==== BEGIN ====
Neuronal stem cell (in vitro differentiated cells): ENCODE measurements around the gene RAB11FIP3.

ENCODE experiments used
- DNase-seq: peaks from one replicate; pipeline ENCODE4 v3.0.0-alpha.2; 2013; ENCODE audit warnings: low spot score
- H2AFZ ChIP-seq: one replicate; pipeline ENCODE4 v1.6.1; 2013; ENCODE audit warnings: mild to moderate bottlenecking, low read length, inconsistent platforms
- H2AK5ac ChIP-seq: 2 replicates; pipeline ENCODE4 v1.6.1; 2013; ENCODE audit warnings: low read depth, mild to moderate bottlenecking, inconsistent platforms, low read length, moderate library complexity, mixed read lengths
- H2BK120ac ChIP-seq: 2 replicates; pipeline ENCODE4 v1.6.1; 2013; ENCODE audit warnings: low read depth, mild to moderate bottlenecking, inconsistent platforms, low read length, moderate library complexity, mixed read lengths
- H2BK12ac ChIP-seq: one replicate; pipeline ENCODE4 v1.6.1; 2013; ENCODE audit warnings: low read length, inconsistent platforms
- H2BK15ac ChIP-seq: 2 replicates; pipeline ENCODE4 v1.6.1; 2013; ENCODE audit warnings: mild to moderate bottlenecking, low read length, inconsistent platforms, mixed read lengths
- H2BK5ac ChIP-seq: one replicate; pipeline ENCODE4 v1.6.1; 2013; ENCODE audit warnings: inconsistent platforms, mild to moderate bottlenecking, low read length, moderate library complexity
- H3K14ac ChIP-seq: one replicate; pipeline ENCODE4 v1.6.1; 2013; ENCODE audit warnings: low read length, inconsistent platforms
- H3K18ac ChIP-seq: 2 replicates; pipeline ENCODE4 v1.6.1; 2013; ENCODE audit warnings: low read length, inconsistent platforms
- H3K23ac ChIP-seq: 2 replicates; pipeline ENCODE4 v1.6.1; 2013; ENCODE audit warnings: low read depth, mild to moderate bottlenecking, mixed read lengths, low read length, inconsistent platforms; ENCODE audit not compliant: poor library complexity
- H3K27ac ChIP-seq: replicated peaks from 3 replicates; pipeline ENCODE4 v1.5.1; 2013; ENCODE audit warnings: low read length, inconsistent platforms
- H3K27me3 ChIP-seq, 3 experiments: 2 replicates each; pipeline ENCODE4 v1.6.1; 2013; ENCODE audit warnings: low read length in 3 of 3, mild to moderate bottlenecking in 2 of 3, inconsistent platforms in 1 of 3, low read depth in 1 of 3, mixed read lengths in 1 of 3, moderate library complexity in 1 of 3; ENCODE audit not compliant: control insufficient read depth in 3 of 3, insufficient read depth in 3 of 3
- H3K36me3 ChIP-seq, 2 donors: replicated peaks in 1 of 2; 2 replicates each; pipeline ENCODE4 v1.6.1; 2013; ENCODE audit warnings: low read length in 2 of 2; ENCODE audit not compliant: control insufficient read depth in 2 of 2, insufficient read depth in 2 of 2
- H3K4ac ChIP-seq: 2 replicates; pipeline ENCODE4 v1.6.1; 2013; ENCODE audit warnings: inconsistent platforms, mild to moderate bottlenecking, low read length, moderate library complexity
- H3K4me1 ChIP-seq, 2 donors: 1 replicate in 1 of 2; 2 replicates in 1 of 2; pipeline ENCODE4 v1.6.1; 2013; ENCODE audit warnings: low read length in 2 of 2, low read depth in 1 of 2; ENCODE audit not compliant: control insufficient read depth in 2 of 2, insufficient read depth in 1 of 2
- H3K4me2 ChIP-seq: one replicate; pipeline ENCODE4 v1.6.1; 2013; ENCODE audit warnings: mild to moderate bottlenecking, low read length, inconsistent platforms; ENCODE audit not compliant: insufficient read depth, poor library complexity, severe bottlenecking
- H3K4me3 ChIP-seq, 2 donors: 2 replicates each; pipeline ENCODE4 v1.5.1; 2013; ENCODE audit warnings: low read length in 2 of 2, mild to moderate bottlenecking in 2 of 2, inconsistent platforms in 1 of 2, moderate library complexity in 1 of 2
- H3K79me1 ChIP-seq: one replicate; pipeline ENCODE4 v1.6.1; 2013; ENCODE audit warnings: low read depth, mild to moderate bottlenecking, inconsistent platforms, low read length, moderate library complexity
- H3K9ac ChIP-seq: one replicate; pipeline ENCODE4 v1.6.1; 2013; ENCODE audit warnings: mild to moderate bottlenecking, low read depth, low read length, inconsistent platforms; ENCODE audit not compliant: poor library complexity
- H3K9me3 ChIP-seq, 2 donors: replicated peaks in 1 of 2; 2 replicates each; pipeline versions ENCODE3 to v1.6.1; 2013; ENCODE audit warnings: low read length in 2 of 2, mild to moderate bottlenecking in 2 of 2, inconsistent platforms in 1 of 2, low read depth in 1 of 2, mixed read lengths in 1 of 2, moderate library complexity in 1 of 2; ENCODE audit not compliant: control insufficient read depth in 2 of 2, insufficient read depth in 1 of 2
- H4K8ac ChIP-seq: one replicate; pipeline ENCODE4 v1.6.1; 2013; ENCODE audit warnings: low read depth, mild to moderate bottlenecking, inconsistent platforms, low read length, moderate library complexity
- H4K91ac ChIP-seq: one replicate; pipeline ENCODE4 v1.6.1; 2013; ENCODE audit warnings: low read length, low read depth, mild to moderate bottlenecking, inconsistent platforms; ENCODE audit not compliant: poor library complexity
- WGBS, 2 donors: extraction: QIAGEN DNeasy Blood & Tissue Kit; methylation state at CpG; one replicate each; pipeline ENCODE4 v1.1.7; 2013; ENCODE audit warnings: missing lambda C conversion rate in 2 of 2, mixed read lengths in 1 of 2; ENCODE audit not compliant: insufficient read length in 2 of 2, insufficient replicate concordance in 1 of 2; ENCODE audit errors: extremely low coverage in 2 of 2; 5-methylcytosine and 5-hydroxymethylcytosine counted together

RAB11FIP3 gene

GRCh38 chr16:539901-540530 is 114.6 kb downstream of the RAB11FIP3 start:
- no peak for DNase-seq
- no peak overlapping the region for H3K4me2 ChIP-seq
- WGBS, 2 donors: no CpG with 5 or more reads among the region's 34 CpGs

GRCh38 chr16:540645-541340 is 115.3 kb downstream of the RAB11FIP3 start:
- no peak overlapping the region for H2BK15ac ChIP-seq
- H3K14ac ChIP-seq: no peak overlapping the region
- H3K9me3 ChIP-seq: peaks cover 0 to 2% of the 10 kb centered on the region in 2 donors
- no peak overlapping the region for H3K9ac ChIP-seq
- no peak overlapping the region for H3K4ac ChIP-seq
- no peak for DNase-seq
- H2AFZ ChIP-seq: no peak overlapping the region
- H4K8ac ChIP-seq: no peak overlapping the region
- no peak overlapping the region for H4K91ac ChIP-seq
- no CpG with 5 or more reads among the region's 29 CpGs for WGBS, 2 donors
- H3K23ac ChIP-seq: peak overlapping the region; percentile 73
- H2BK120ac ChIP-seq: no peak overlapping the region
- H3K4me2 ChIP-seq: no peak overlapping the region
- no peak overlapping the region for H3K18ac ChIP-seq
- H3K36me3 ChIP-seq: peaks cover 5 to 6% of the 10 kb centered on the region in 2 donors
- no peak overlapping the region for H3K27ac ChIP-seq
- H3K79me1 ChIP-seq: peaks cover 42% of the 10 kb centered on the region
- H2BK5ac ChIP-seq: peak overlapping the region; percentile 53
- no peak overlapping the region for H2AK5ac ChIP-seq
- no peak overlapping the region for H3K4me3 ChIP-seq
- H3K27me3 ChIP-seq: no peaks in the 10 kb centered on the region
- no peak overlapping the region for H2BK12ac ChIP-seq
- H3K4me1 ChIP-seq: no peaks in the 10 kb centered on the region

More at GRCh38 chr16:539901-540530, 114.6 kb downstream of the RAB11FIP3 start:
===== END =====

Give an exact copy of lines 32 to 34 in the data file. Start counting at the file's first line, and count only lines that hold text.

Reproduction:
- no peak overlapping the region for H2BK15ac ChIP-seq
- H3K14ac ChIP-seq: no peak overlapping the region
- H3K9me3 ChIP-seq: peaks cover 0 to 2% of the 10 kb centered on the region in 2 donors